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Smart Waterways
Sep 14, 2017

[GS Paper III: (Infrastructure - Energy,Ports, Roads, Airports, Railways etc)]

Why in News?

The head of the National Waterways Development Technology, A.C. Kamraj, has recently suggested an alternate method of linking rivers called as ‘Smart Waterways’ under the National Waterways Project. 

What is a Smart Waterway?

  • It envisages a mechanism in which two rivers can be linked through a waterway built on an even plane enabling two-way flow between the rivers. 
  • Unlike the traditional interlinking of rivers which involves pumping of water using a lot of electricity, this method uses only the "excess flood water that goes to seas un-utilised" without recourse to any pumping. 
Note: As per The National Waterways Act, 2016, 111 waterways have been declared as National Waterways (NWs). Out of the 111 NWs, NW-1 (Allahabad-Haldia), NW-2 (Sadia-Dhubri) and NW-3 (Kollam-Kozhikode) are already operational.

Inter-Linking of Rivers Programme

  • The idea was first mooted during the British Raj when Sir Arthur Cotton, a British general and irrigation engineer suggested linking the Ganga and the Cauvery for navigational purposes. 
  • The interlinking of rivers programme (ILR) programme is aimed at linking different surplus rivers of the country with deficient rivers so that the excess water from surplus region could be diverted to deficient region. 
  • This would help in increasing irrigation intensity in the country, increasing water availability for drinking and industrial purposes, mitigating effect of drought and floods to a certain extent.  
Note: The Godavari-Krishna linkage (Pattiseema Lift Irrigation Scheme, Andhra Pradesh) is the first river interlinking project in India. 

Components of Programme

  • National Water Development Agency (NWDA) under the Ministry of Water Resources has been managing the implementation of the project since 1980s. The project has been split into three components:

→ A northern Himalayan rivers interlink 
→A southern peninsular interlink
→An intra-State rivers link

  • In 2015, a task force for Interlinking of Rivers was constituted. Various interlinking projects include Ken-Betwa Link, Damanganga–Pinjal Link Project and Par–Tapi–Narmada Link Project, Mahanadi–Godavari Link Project and Manas-Sankosh-Teesta-Ganga link.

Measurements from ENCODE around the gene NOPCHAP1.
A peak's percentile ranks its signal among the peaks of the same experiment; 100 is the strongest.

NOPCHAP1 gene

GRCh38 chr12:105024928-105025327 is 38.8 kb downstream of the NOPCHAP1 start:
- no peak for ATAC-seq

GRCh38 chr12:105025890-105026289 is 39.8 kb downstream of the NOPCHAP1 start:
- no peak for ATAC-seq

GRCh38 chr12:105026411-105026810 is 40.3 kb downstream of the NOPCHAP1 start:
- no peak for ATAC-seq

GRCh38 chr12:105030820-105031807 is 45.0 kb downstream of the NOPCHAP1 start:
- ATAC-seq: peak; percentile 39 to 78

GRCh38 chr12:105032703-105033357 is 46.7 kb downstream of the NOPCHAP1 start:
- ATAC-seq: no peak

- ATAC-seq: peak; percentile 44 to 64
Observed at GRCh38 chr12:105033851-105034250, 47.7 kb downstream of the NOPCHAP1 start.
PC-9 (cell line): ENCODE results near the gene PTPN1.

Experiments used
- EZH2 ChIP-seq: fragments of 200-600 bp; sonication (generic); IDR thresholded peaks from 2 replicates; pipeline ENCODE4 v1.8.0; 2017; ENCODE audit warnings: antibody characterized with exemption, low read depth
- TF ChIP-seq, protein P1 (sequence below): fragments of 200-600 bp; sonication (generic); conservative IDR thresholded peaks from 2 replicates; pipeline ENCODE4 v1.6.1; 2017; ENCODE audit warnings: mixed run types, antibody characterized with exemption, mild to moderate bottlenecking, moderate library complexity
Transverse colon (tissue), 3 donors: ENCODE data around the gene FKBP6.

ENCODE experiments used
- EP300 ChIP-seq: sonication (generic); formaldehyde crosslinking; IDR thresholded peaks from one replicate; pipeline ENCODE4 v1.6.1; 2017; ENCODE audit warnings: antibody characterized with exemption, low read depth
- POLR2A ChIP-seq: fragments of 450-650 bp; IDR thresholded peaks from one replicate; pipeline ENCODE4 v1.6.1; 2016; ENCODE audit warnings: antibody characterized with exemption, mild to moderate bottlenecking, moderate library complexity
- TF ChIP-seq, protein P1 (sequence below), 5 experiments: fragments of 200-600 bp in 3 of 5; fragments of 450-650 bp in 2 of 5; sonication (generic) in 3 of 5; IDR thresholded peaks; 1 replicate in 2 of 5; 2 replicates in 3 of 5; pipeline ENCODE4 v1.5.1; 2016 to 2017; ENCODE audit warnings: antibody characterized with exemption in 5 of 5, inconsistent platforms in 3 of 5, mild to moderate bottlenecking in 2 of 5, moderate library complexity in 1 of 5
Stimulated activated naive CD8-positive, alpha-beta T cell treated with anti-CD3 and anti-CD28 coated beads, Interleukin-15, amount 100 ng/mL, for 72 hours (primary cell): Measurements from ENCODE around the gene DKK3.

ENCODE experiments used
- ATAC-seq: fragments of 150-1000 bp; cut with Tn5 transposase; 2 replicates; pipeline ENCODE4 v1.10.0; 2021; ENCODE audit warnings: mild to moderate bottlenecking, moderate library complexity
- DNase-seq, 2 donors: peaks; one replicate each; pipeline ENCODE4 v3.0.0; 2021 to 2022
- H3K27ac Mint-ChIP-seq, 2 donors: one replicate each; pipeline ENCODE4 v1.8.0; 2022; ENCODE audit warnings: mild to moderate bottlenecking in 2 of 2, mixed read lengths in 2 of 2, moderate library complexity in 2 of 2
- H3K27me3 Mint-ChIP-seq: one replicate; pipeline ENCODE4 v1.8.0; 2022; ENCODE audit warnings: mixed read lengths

Need for such Projects

  • Reducing Regional Imbalance: India depends on monsoon rains that are erratic as well as regionally imbalanced. Interlinking of rivers will reduce the amount of surplus rain and river water which flows into the sea.
  • Irrigation for Agriculture: Interlinking can provide a solution to the rain-fed irrigation problems of the Indian agriculture through the transfer of surplus water to deficit regions.
  • Reduced floods: Construction of storage dams as proposed will considerably reduce the severity of floods and the resultant damages. Flood peaks are estimated to reduce by about 20 to 30% in the Ganga and Brahmaputra basins.  


  • Environmental Costs: Apart from the massive displacement of people, the project also threatens to obstruct the natural ecology of rivers. The proposed dams could threaten the forests of the Himalayas and impact the functioning of the monsoon system.
  • Climate change: In interlinking systems, it is assumed that the donor basin has surplus water that can be made available to the recipient basin. The whole concept goes for a toss if this basic assumption goes haywire for any system due to climate change. 
  • Economic Costs: It is estimated that the river interlinking will cost the government about Rs. 10 lakh crore and 15,000 km of new canals will have to be added to relocate 174 Billion Cubic Metres of water.
  •  Socio-Economic Impact: It is estimated that the network of canals extending to about 15000 km would displace about 5.5 million people, mostly tribals and farmers.

Way forward

While the conservation of ecology should not mean turning one’s back on interlinking of rivers, the approach to such mega projects require adequate caution to ensure that the economic benefits do not damage the country’s ecological balance. 

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